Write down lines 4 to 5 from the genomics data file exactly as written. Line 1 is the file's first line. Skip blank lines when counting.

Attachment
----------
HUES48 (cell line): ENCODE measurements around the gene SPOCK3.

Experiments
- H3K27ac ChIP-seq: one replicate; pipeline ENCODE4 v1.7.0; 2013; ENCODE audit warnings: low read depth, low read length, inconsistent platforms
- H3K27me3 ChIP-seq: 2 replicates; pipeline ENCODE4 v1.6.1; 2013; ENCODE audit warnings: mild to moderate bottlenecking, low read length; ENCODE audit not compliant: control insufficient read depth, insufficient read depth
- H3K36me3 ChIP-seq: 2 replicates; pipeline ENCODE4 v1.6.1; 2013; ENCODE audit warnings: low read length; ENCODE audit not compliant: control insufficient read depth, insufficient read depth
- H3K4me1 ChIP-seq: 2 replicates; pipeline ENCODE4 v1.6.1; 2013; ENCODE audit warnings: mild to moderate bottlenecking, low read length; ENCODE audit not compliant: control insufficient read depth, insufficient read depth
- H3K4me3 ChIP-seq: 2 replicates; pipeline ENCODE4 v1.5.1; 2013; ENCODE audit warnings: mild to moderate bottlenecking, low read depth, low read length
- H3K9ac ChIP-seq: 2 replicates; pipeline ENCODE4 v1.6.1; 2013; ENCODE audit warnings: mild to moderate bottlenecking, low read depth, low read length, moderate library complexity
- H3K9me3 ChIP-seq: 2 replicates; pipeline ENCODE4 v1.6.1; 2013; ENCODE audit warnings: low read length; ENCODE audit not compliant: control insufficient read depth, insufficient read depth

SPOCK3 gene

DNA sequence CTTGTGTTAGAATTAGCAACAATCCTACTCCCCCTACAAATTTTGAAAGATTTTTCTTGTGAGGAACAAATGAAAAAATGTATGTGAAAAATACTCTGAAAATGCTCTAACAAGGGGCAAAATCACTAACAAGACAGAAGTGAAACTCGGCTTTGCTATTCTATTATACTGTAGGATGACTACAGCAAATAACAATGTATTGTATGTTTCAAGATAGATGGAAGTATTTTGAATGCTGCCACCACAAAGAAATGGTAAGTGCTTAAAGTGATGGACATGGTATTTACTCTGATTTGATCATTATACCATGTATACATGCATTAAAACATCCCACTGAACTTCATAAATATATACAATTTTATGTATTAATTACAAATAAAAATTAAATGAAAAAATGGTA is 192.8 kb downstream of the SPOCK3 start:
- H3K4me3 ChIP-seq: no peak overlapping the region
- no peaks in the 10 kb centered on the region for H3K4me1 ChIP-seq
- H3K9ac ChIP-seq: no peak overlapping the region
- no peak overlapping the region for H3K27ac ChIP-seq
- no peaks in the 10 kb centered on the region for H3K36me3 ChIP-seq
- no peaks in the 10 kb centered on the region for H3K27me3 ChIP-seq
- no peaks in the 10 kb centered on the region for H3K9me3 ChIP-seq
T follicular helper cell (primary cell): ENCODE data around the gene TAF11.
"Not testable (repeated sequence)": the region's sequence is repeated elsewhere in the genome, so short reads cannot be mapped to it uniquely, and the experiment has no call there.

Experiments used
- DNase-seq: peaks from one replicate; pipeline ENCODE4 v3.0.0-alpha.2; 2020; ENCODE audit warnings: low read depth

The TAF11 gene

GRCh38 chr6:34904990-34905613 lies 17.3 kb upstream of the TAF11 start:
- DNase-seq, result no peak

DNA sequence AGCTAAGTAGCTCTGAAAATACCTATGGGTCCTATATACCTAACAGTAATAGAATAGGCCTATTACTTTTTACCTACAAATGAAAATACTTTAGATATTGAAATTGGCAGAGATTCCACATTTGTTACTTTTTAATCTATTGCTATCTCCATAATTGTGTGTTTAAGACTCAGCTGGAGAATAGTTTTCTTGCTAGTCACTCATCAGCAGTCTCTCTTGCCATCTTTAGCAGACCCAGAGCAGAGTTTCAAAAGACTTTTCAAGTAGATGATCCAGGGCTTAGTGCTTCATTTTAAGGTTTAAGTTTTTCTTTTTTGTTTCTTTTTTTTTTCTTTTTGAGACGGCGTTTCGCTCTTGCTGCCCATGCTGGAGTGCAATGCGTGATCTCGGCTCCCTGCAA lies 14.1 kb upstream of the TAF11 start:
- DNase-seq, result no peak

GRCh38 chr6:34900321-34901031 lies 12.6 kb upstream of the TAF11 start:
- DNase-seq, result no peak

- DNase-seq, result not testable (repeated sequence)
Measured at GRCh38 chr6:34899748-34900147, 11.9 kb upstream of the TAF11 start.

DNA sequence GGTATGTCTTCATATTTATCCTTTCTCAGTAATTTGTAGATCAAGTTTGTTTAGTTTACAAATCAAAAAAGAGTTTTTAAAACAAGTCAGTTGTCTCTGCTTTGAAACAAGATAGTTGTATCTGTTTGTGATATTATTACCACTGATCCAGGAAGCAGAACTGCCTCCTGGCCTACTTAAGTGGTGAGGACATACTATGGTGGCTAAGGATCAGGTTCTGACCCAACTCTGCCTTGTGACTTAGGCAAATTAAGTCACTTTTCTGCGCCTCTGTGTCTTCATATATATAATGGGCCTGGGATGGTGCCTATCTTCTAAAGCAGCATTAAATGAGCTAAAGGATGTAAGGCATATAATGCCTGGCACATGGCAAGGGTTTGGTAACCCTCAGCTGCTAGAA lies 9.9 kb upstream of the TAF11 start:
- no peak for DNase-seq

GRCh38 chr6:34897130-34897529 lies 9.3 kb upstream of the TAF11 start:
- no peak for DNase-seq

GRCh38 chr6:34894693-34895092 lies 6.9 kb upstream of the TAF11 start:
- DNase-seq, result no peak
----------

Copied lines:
- H3K27me3 ChIP-seq: 2 replicates; pipeline ENCODE4 v1.6.1; 2013; ENCODE audit warnings: mild to moderate bottlenecking, low read length; ENCODE audit not compliant: control insufficient read depth, insufficient read depth
- H3K36me3 ChIP-seq: 2 replicates; pipeline ENCODE4 v1.6.1; 2013; ENCODE audit warnings: low read length; ENCODE audit not compliant: control insufficient read depth, insufficient read depth